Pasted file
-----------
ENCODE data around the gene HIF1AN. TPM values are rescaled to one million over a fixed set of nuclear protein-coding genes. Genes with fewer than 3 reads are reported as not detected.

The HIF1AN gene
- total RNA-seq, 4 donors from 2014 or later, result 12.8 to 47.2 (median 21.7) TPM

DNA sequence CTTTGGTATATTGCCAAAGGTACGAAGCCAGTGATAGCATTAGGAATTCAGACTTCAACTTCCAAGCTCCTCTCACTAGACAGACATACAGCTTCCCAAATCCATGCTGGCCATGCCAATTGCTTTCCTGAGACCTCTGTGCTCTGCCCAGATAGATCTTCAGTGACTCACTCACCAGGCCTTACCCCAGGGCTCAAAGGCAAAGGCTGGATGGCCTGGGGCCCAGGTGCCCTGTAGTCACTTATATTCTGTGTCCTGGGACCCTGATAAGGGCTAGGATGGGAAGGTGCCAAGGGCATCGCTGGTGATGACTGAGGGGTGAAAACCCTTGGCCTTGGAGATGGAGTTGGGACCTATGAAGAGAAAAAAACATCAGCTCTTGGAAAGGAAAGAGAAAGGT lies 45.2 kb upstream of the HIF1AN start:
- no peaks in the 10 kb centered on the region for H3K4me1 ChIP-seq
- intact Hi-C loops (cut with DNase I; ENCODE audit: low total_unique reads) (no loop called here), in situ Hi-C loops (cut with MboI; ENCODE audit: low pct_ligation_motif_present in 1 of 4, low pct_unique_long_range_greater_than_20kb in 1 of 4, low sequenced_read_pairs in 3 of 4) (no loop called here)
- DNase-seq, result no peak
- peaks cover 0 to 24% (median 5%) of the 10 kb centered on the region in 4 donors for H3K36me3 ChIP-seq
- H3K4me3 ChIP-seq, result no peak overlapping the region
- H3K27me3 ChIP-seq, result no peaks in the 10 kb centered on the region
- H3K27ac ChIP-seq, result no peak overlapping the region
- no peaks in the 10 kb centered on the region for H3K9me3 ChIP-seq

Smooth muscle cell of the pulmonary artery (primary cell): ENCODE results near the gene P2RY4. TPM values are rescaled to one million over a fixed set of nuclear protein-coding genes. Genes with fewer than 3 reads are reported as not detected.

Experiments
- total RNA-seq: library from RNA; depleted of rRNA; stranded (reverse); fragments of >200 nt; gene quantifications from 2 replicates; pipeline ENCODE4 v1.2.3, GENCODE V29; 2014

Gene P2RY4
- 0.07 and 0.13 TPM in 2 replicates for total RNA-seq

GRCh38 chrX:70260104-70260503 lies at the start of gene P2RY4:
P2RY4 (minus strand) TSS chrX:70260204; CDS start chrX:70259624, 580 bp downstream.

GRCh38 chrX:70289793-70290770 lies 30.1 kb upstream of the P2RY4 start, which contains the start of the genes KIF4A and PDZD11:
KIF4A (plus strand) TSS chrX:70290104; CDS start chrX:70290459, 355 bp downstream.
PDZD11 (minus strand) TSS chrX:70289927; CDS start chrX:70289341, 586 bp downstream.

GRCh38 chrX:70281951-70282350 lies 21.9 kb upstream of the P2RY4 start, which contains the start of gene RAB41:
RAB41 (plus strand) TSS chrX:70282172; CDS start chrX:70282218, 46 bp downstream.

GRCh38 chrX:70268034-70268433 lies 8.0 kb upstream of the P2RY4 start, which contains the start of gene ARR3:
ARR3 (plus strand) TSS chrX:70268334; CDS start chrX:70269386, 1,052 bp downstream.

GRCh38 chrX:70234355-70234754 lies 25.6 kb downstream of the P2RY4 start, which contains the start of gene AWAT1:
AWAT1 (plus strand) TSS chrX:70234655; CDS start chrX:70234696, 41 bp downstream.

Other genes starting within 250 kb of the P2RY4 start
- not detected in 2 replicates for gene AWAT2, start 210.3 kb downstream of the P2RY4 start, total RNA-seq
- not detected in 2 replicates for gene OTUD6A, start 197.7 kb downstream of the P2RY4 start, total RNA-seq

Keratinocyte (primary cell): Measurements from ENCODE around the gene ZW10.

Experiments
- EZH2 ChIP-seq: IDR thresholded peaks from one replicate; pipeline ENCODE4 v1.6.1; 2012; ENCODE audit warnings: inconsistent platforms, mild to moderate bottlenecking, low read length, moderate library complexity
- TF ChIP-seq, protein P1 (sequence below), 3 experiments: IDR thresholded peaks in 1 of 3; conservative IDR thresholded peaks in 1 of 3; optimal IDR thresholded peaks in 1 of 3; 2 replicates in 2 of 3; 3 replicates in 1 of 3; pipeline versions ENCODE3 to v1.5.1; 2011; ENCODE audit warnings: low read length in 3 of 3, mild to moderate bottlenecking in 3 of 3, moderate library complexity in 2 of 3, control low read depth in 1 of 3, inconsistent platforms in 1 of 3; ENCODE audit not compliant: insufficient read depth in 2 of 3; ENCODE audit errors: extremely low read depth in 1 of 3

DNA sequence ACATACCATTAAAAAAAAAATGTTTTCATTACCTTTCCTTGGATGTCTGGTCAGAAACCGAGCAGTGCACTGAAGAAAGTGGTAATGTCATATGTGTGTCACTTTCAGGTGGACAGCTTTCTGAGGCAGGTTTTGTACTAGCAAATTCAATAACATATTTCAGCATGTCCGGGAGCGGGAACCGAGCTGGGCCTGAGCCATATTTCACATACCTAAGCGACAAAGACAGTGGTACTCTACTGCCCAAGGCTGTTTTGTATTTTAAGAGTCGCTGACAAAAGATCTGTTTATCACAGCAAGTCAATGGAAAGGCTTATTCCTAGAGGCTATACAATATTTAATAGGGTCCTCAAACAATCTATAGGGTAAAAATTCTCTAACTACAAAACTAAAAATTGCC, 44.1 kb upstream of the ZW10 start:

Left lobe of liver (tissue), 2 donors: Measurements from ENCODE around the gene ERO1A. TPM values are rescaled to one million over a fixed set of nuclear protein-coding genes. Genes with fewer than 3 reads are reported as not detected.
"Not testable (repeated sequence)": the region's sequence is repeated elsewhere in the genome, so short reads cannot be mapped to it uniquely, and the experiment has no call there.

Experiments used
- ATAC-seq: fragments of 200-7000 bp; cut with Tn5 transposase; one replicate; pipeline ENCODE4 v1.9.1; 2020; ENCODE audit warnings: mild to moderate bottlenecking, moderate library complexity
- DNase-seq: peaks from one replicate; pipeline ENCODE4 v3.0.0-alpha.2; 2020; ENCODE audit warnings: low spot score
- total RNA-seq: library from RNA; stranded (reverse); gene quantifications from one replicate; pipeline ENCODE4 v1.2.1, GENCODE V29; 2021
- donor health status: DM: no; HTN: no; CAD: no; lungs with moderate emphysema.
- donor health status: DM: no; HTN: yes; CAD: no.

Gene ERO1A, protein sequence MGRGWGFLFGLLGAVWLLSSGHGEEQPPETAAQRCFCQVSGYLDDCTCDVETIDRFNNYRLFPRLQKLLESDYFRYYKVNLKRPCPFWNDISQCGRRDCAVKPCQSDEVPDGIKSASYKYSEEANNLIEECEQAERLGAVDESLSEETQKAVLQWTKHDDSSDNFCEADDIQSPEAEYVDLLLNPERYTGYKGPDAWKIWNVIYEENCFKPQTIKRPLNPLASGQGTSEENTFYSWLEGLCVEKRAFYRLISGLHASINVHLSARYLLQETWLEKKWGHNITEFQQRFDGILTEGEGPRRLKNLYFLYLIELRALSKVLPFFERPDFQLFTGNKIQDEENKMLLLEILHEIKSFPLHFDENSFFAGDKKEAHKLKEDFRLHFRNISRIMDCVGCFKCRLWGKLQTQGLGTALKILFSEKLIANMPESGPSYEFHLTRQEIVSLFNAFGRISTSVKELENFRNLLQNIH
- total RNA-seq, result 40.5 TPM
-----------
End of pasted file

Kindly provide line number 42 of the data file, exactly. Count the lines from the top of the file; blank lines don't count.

- total RNA-seq: library from RNA; stranded (reverse); gene quantifications from one replicate; pipeline ENCODE4 v1.2.1, GENCODE V29; 2021